The characterization draws attention to the *adroitness* of President Lee’s delaying tactics. Beijing is unhappy because Lee has shifted the terms of ROC public diplomacy to democratic reunification. As long as President Lee continues to emphasize the desired role of democratization in any future reunification, there really is no need for him to say, maybe in 25 or 30 years. The reading or listening audience can make the inference for itself.

If the Taiwanese professor quoted by Ching Cheong is correct about the prospective conversion of pro-KMT voters to the New Taiwanese identity, that conversion would seem to be an additional pressure on President Lee and the rest of the KMT leadership to continue his emphasis on democratic reunification.

I am not sure if I understand the intended meaning of the following statement by Professor Huang in reference to Tainan’s referendum on 5 December: . . .unwilling to be ruled by the PRC does not mean supporting Taiwan independence, because the PRC and Taiwan (ROC) are two political entities independent of each other (although currently both are claiming that they represent China).

If Taiwan (Republic of China) and the People’s Republic of China are independent of one another, doesn’t unwillingness to be governed by the PRC mean that Taiwanese people support independence for Taiwan? The parenthetical statement is more puzzling because the Republic of China on Taiwan no longer claims that it represents all of China. The step the KMT is unwilling to take is *declaring* independence, probably because that would foreclose reunification.

Elsewhere in his comment on SEASIA-L, Professor Huang asked the excellent question, What on earth do the US political leaders think about this matter? His initial answer (stability) to the question is probably correct.

There’s another kind of answer: Partly because of the structure of the US Government, it has difficulty speaking with one voice on Taiwan PRC issues. However, something changed since the Jimmy Carter administration. And that something is the degree of democratization in Taiwan during the 1980s and 1990s. In January 1979, that democratization apparently was unanticipated by Carter or Deng. However, democratization in Taiwan, in turn, has made elements in the US Government subject to human rights and media pressures that did not exist twenty years ago.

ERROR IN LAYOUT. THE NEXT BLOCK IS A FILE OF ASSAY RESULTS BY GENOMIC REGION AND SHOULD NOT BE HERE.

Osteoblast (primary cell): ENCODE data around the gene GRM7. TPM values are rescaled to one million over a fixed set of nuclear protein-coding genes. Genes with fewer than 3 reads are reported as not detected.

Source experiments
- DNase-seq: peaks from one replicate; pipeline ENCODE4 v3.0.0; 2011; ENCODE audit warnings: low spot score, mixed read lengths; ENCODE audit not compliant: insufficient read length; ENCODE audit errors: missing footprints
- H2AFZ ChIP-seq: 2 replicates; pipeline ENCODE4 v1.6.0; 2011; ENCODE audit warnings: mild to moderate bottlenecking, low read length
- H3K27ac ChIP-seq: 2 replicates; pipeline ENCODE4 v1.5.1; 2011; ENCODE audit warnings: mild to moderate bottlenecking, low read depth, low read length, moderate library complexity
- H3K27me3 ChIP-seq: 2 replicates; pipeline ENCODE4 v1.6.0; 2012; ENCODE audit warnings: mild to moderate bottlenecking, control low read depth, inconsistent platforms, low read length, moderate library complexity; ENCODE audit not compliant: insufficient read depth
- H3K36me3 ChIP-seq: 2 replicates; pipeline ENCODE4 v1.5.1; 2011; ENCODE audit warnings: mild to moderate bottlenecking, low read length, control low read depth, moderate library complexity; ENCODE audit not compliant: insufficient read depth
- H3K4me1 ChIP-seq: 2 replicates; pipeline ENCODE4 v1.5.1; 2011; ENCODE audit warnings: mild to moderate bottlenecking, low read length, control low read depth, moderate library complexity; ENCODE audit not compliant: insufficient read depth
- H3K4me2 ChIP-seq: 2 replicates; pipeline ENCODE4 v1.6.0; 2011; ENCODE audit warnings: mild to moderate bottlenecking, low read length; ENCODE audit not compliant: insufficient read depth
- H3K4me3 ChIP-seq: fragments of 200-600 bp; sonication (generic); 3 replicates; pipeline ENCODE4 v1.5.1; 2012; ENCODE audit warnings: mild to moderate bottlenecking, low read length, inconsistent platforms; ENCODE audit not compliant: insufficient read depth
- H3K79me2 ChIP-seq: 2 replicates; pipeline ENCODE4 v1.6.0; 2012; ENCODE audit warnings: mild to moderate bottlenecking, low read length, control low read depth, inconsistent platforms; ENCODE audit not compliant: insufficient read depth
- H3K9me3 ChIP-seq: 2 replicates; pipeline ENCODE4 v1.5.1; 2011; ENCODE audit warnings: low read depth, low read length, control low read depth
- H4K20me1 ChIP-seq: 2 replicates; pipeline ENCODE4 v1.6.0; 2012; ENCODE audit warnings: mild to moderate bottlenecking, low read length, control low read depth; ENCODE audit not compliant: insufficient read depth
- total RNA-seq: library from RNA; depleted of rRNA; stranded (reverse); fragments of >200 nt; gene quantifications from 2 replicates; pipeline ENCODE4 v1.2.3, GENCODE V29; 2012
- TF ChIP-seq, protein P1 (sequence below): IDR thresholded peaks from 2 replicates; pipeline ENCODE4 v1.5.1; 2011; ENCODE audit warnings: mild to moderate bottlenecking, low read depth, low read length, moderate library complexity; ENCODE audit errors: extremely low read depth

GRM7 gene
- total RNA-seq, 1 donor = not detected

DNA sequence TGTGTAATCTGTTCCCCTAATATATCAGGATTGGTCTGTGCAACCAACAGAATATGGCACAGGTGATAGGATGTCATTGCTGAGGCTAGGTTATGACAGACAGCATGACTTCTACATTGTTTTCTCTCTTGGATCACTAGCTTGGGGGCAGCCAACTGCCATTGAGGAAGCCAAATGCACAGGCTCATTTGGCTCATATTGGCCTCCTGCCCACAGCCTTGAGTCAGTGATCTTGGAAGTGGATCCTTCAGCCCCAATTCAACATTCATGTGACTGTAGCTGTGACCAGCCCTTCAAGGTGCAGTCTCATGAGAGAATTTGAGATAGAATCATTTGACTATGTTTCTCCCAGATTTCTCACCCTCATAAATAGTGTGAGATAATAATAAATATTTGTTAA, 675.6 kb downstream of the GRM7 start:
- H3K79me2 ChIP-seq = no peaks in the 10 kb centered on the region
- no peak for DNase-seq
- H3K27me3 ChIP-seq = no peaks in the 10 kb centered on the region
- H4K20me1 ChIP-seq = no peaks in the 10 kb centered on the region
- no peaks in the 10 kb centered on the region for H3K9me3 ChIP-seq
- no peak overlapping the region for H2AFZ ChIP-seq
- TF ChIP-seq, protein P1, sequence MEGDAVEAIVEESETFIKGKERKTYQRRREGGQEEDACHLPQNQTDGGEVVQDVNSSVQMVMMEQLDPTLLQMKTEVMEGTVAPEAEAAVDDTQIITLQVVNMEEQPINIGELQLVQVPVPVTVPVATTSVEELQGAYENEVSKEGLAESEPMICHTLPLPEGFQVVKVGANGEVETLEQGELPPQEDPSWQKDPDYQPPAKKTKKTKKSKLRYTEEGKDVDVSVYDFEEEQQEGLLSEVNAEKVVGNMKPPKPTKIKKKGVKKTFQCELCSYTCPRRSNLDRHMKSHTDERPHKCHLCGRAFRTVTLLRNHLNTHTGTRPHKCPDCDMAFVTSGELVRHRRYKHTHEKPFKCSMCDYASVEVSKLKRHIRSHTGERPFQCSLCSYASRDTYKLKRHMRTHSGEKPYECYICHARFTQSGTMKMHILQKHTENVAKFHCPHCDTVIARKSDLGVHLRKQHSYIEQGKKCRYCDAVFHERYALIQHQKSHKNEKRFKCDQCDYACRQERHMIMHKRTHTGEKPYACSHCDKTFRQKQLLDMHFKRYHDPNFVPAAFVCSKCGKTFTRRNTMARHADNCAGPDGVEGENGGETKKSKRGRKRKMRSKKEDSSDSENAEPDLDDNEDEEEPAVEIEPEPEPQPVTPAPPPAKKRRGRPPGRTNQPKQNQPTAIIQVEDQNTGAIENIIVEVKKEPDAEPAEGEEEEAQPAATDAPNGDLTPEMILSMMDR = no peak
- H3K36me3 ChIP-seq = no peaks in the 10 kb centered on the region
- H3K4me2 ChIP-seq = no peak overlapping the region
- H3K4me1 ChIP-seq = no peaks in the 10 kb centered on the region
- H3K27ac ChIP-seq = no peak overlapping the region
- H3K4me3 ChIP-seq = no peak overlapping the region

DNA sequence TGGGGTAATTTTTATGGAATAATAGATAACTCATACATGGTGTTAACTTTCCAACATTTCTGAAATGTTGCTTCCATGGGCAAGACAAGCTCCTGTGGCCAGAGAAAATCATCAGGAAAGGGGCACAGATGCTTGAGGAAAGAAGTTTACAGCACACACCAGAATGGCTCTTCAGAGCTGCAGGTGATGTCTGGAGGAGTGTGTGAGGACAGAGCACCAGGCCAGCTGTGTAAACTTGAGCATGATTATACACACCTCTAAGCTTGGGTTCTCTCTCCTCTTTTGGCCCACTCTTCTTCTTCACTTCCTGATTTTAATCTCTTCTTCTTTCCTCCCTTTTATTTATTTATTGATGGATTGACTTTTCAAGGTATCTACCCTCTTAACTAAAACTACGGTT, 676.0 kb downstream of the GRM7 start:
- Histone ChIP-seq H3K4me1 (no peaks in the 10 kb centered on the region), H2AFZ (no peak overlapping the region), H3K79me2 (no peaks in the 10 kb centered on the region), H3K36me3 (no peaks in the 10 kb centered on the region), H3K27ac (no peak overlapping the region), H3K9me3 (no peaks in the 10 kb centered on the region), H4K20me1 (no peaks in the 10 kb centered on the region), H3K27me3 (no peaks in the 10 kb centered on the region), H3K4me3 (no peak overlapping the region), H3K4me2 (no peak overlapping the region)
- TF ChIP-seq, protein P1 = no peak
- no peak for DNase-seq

Human rights organizations and mass communications media influence Congress on issues perceived as affecting Taiwan’s future. Here the ROC’s flagging media campaign to reenter the United Nations appears to have sensitized attentive public opinion in the US, as well as the American political leaders to whom Professor Huang refers. Although the President and the Department of State sometimes approve arms sales to Taiwan but often lean toward accommodating Beijing, members of key Congressional committees sometimes take positions conflicting with the PRC’s desires and at variance with public statements by the President and Department of State.

In March or April 1998, a PRC Ministry of Foreign Affairs spokesperson publicly insisted that the US speak with one voice on PRC-Taiwan matters. (A summary can be found in the China News Digest archives on the Internet.) Yet shortly after Clinton enunciated the three No’s during his visit in Beijing, a resolution strongly supportive of Taiwan was passed by the US Senate.

Despite some differences in emphasis and nuance, I agree with Professor Huang when he predicts that peaceful reunification seems more likely with a democratic Mainland China (PRC) than otherwise.

Vincent Kelly Pollard
Fax: 808 956-6877